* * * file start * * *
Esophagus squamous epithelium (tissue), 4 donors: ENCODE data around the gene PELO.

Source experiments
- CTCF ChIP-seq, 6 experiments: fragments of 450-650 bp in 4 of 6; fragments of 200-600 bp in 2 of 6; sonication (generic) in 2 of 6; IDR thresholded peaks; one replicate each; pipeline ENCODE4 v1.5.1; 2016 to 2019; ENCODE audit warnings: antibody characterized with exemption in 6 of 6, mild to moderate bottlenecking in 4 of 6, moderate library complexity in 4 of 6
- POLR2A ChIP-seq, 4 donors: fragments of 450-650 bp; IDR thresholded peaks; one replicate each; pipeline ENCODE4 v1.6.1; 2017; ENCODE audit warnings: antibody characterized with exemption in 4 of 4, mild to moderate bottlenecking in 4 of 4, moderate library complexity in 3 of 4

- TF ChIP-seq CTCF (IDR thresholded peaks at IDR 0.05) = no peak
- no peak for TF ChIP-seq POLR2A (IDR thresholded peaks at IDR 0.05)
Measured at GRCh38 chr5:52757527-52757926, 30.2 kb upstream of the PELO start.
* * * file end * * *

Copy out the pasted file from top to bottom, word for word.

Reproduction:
Esophagus squamous epithelium (tissue), 4 donors: ENCODE data around the gene PELO.

Source experiments
- CTCF ChIP-seq, 6 experiments: fragments of 450-650 bp in 4 of 6; fragments of 200-600 bp in 2 of 6; sonication (generic) in 2 of 6; IDR thresholded peaks; one replicate each; pipeline ENCODE4 v1.5.1; 2016 to 2019; ENCODE audit warnings: antibody characterized with exemption in 6 of 6, mild to moderate bottlenecking in 4 of 6, moderate library complexity in 4 of 6
- POLR2A ChIP-seq, 4 donors: fragments of 450-650 bp; IDR thresholded peaks; one replicate each; pipeline ENCODE4 v1.6.1; 2017; ENCODE audit warnings: antibody characterized with exemption in 4 of 4, mild to moderate bottlenecking in 4 of 4, moderate library complexity in 3 of 4

- TF ChIP-seq CTCF (IDR thresholded peaks at IDR 0.05) = no peak
- no peak for TF ChIP-seq POLR2A (IDR thresholded peaks at IDR 0.05)
Measured at GRCh38 chr5:52757527-52757926, 30.2 kb upstream of the PELO start.